Two Sides of the Gate: The Gender Contrast in The Beguiled's Adaptations
The Beguiled, first a 1966 novel by Thomas P. Cullinan, defies context in its motion-picture adaptations. The act of constructing a version of the story is its own plantation gate, shutting out intruders from forcing their perception of the events onto the canvas of the artist, and the pushback is often violent and savage in nature. Sofia Coppola, director of the 2017 revamp, has been lambasted for her omission of Hallie, a slave character built in opposition and honest understanding to the character of John McBurney (played in Don Siegel’s version by superstar Clint Eastwood). The 1971 film drew fire for its sensationalist male fantasy, not to mention its inclination towards art-erotica and exploitation. Both works have been criticized for their omissions as well as their focuses; it is what makes them great companion pieces, although now, they’re fascinatingly empty without the other in conversation.
Coppola’s film, although much more recent, should be the beginning catalyst for why these films can never, ever be separated from each other. Discussing the Coppola version, especially after already being accustomed to Siegel’s outing, can feel strange, as if you’re punishing her work for not attempting similar movements or moods, but what she doesn’t bring to the table is arguably stronger than any intentional distinction. The lack of a lucid ‘male gaze’ angle provides Coppola’s film with a greater understanding of the desires of the women, as the work never resorts to portraying the character of John McBurney as more than a necessity — a prop rather than a reigning mastermind. The female cast is in control of the screen and the role they play in their lives, and the fear is not of other men but of losing such a grasp on their southern slice of etiquette.
And by making man secondary, especially in material such as The Beguiled, Coppola presents an alternative vision of how one gender disrupts another and what the tremor is stemmed from. This latest version — a muffled, sultry examination of women in conflict — is a far cry from Siegel’s film, one glazed in sticky masculinity and the power a male can supposedly have over a group of sexually-deprived women. Eastwood’s portrayal of McBurney oozes horniness from every gesture and encounter, biding his time at first and then soon playing his cards to his advantage. Colin Farrell’s version of the character is merely attractive and intriguing enough to support the upheaval of the house of codes in which he’s been rescued by, and his ulterior motives are physically hidden behind closed doors. Coppola’s film, above all else, doesn’t spend a lot of time in McBurney’s recovery room, but in the hallway outside, observing the changes present in action and reaction within the group of women. This is a commendable approach, as well as a necessary one, for the story can never successfully give equal weight to both sides without losing its specificity of director/cast/intention. It was not meant to be balanced. Instead, the angle the story is viewed showcases insight into the perspective of the filmmaker; one interpretation among many. To steady this tale would be a disaster in masking moral and sexual implications imbued by the artist, and those details are what makes the films interesting to compare.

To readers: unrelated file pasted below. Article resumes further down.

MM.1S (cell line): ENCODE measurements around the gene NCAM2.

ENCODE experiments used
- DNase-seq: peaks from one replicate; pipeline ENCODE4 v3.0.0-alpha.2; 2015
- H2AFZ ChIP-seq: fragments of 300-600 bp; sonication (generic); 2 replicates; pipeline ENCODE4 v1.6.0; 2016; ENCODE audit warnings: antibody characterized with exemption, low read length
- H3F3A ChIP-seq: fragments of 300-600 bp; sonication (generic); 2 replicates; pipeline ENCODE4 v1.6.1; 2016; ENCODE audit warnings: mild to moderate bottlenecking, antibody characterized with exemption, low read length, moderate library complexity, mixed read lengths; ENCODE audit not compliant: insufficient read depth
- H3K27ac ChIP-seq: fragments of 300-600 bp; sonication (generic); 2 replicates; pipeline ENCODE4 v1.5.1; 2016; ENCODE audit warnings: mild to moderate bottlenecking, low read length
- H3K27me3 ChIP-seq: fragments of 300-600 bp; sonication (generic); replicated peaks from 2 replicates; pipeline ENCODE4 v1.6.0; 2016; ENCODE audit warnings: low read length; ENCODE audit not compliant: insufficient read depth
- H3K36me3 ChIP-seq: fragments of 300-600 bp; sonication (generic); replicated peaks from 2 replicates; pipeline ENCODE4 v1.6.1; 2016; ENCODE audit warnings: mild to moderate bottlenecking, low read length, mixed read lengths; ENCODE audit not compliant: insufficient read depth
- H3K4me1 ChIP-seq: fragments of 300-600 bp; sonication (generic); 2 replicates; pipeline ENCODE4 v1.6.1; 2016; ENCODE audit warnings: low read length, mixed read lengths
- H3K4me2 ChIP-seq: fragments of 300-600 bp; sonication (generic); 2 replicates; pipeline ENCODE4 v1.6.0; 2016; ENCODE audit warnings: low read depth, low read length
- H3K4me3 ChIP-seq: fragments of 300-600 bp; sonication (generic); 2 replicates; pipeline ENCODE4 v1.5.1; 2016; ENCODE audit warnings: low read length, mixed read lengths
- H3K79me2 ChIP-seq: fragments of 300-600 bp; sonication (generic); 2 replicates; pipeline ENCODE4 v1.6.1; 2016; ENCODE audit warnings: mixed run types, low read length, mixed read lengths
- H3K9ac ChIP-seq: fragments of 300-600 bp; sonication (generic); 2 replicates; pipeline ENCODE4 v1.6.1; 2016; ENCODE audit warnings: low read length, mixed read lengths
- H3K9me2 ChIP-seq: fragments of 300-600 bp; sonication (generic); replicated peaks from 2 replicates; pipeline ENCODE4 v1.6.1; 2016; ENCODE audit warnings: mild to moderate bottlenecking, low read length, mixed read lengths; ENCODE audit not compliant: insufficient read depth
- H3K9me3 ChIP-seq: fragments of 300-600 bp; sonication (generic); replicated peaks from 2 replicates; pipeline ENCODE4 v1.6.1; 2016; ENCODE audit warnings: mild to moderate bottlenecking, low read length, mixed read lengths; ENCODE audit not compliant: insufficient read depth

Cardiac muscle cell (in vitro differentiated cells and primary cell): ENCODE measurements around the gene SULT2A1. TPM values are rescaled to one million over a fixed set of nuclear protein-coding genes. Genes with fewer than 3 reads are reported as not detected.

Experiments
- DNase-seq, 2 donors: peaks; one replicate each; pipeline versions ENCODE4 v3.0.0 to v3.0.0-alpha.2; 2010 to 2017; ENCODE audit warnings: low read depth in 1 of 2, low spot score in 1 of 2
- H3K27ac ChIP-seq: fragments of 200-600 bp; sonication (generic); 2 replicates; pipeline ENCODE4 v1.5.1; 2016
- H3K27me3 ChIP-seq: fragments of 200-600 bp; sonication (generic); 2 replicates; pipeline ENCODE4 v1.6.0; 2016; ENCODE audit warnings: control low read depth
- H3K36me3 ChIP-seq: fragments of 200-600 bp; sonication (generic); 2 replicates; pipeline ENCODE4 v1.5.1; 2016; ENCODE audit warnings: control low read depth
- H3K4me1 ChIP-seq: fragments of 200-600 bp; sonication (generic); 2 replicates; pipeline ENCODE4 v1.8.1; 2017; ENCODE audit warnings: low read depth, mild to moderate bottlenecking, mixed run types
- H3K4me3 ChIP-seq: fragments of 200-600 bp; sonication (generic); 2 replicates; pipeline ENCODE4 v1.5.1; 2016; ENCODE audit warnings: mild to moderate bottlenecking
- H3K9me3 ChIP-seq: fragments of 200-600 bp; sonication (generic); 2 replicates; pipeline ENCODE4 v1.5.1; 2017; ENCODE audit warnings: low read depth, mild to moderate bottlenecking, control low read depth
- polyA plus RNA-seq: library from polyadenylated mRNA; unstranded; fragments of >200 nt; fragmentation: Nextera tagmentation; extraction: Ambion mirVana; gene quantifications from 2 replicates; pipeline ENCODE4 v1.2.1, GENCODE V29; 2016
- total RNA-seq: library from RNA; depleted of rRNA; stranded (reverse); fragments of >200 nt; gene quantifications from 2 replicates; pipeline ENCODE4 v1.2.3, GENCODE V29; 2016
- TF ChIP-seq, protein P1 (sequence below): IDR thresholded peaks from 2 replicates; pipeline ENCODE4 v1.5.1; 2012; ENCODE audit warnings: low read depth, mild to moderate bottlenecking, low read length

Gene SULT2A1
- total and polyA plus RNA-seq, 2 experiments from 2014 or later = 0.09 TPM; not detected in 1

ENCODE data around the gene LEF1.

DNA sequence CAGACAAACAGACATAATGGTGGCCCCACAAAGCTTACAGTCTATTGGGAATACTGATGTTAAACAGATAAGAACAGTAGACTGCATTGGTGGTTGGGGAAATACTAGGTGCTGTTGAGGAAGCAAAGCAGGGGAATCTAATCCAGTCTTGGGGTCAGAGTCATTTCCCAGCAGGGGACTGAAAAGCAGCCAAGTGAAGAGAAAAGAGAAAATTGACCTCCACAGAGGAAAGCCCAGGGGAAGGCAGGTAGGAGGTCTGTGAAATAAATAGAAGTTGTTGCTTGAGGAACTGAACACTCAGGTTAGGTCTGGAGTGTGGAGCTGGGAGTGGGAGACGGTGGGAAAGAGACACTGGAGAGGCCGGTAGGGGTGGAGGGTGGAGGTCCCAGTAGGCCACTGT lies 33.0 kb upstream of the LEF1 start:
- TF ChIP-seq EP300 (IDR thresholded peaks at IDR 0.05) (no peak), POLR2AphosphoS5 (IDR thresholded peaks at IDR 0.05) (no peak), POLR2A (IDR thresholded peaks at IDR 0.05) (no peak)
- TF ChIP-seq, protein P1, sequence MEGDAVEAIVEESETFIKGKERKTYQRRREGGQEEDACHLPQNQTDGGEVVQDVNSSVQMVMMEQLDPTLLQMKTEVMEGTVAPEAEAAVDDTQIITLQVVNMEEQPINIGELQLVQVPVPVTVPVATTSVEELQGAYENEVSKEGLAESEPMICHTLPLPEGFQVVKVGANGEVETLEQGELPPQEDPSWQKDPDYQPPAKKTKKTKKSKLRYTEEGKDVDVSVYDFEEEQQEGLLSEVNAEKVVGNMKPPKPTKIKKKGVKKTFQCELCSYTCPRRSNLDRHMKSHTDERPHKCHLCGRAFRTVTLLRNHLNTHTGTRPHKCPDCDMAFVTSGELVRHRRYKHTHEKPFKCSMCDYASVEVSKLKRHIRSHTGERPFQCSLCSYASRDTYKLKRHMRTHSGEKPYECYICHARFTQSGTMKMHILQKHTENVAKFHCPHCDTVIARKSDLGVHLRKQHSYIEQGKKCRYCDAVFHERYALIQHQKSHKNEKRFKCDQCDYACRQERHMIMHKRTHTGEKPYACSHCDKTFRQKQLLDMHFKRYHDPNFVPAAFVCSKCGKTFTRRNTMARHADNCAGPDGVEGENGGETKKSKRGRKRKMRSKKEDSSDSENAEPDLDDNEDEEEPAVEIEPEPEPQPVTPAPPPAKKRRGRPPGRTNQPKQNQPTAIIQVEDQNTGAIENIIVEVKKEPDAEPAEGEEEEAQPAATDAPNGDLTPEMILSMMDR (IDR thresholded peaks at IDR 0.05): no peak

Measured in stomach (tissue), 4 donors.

General aesthetic and formal properties are the most prominent beyond a discussion of gender politics, as Coppola’s Beguiled is arguably a subversion of Siegel’s film in more ways than one. From the hot pink title card, Sofia’s film screams ‘the seventies’. If she was a homage-obsessed hack, she would’ve added fake cigarette burns to the image. Each composition expands on her trademark tactility, but they are primarily distanced in the same vein as Picnic at Hanging Rock or Tess, two works similarly taken with the frustrations and mysteries of women, and what occurs within their experience. The original adaptation negates this by being a film cut and reeled in the 1970s, never a question of homage but of contemplating its uneasy choices. Coppola’s film fails at being the 'original' because it doesn’t dip its toe in dangerous waters, and that’s precisely the point. Its imagery is airless, with the sexuality sucked out and replaced by the fear of lost agency, detached from the time that already left its mark. By the concluding shot, Coppola's Beguiled seems to slyly shame its predecessor by stating that you don’t need the whole '70s' package to create a pastiche and unfold its untapped potential, only what still sings.